Do you ever finish your workday feeling like you weren’t able to accomplish anything on your list? You start with a plan, a list, a goal… but at the close of your work day, you can’t seem to have made a major headway? I get it.
Being productive at work can be quite the challenge sometimes. However, when you are not sure of how to start, bear in mind that effective time management is key to optimal productivity.
The work environment (whether you’re a regular “nine to five” or you work from the luxury of your home) is filled with “noise” that can distract you from focusing on important tasks. This is why it is important to take a proactive approach and arrange your work space in a way that helps you clear your mind enough to do your best work. It may seem little, but it works every time. An untidy work space can start you off on the wrong side of productivity.
Regardless of who you are, you need to be more deliberate about how you utilize the twenty four hours of every day. This is because if you don’t, you might find yourself scrambling to catch up with deadlines for projects, answering the slew of emails and phone calls, and so much more. With more and more companies adopting the motto “do more with less”, where does that leave you? Not in a very good place.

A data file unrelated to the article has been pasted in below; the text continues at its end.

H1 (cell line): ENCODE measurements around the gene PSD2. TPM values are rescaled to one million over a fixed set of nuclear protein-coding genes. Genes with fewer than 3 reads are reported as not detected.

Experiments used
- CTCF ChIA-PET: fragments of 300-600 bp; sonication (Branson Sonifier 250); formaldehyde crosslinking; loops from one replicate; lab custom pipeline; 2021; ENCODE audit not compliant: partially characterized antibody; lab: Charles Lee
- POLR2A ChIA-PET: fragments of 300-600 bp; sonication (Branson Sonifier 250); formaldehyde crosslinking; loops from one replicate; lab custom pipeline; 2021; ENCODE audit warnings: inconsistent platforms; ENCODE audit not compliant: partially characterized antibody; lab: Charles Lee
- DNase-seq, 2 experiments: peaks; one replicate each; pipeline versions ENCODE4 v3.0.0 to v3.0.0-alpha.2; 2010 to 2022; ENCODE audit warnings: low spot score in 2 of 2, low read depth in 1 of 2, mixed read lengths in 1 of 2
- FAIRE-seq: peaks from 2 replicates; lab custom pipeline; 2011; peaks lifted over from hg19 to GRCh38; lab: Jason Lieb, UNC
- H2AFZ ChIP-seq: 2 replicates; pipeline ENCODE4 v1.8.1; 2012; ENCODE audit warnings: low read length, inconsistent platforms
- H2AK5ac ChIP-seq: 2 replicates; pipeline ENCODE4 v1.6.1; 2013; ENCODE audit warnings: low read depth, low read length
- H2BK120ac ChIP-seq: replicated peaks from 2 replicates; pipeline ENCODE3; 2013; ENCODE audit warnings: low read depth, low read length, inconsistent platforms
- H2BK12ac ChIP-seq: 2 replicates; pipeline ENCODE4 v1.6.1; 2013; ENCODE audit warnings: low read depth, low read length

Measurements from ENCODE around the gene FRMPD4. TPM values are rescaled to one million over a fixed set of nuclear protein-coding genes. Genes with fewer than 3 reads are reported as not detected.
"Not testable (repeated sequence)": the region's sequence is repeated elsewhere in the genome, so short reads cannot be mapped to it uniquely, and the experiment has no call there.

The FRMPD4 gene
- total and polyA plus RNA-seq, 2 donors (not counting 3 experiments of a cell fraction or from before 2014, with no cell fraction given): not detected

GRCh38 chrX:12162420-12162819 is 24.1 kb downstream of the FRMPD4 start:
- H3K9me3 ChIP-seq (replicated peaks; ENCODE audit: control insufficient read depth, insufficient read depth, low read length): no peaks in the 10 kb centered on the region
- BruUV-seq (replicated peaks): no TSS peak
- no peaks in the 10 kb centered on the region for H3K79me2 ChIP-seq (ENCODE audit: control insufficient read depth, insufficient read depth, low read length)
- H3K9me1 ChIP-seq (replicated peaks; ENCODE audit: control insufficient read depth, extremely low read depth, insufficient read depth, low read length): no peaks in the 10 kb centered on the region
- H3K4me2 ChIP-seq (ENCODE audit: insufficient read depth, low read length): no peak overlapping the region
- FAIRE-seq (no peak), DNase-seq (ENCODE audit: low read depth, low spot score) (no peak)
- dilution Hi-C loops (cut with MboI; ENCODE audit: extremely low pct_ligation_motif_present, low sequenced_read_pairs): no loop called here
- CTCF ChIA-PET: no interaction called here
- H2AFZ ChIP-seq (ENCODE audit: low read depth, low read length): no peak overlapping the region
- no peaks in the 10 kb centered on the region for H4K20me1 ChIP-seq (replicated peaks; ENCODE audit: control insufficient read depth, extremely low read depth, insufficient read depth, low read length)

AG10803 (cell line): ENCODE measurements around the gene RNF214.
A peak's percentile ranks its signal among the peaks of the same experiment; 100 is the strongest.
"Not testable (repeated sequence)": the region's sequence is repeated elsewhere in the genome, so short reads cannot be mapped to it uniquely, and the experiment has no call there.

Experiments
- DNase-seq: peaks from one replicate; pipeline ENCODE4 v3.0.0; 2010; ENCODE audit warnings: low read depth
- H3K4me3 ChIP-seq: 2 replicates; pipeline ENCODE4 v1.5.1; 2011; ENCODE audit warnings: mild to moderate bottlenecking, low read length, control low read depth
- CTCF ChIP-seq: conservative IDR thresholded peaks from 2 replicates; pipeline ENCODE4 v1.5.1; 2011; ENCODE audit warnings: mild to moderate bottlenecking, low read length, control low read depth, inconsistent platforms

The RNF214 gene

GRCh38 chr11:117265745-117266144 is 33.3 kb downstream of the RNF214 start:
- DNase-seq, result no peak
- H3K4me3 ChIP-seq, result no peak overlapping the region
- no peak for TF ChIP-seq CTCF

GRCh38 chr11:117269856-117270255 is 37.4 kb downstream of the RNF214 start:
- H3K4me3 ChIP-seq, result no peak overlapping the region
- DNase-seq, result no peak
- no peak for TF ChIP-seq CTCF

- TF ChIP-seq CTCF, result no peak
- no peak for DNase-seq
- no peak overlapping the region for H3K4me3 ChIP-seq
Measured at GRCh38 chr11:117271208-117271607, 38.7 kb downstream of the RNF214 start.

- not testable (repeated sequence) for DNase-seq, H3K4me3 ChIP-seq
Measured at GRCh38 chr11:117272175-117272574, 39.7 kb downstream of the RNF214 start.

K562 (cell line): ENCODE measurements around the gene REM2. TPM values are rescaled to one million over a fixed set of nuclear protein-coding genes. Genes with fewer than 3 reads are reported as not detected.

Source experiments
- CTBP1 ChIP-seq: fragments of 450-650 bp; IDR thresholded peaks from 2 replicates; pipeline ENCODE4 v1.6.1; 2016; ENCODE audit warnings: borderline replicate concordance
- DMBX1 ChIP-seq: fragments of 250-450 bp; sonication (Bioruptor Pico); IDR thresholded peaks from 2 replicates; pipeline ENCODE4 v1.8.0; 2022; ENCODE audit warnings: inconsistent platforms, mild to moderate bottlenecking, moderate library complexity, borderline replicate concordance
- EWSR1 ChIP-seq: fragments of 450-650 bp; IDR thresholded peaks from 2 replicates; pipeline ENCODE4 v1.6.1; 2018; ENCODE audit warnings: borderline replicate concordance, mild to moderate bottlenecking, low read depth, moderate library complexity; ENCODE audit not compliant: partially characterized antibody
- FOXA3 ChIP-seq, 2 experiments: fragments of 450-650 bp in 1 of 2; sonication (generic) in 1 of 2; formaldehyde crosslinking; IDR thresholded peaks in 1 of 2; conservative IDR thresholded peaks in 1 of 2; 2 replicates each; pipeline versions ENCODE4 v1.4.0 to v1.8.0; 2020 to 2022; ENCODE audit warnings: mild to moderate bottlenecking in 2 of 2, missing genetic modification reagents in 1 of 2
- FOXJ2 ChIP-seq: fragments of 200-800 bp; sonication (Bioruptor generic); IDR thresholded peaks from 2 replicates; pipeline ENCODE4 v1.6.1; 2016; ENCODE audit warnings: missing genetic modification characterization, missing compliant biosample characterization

There are certain strategies or tips you can incorporate to increase your flow of productivity and work smarter!
Execute the “Two-Minute Rule”
“Make the most of your time at work by filling every tiny windows with actual tasks”. According to entrepreneur Steve Olenski, finding and immediately completing tasks that take two minutes or less actually saves you time.
So, if it takes less than two minutes, do it now. Olenski postulated that completing the task right away actually takes less time than having to get back to it later. Implementing this has made him one of the most influential content strategists online.
The other aspect of the two-minute rule states that any goal or habit can be started in less than two minutes. This doesn’t mean you’ll be able to complete every task in 120 seconds, but starting new goals is the first step to accomplishing them!
Is Multitasking A friend or foe?
You need to stop Multitasking! That right…
It may feel like you get more done when multitasking, but countless studies have proven that people’s productivity diminishes when they engage in multitasking.
Contrary to popular beliefs, multitasking reduces creativity, causes a higher ratio of mistakes, makes it harder to remember important details, lowers IQ and reduces the performance with which you can complete any task. Shocking right? Yeah, we thought so too…
Even if these tasks seem small or easy, multitasking simply doesn’t work. According to neuroscience professor Earl K. Miller, “multitasking is not humanly possible.” We’re fooling ourselves when we say we can easily juggle phone calls, presentations, and eating lunch all at the same time. We recommend that you focus on one activity at a time and nothing else and you’ll actually end up completing it faster and more efficiently.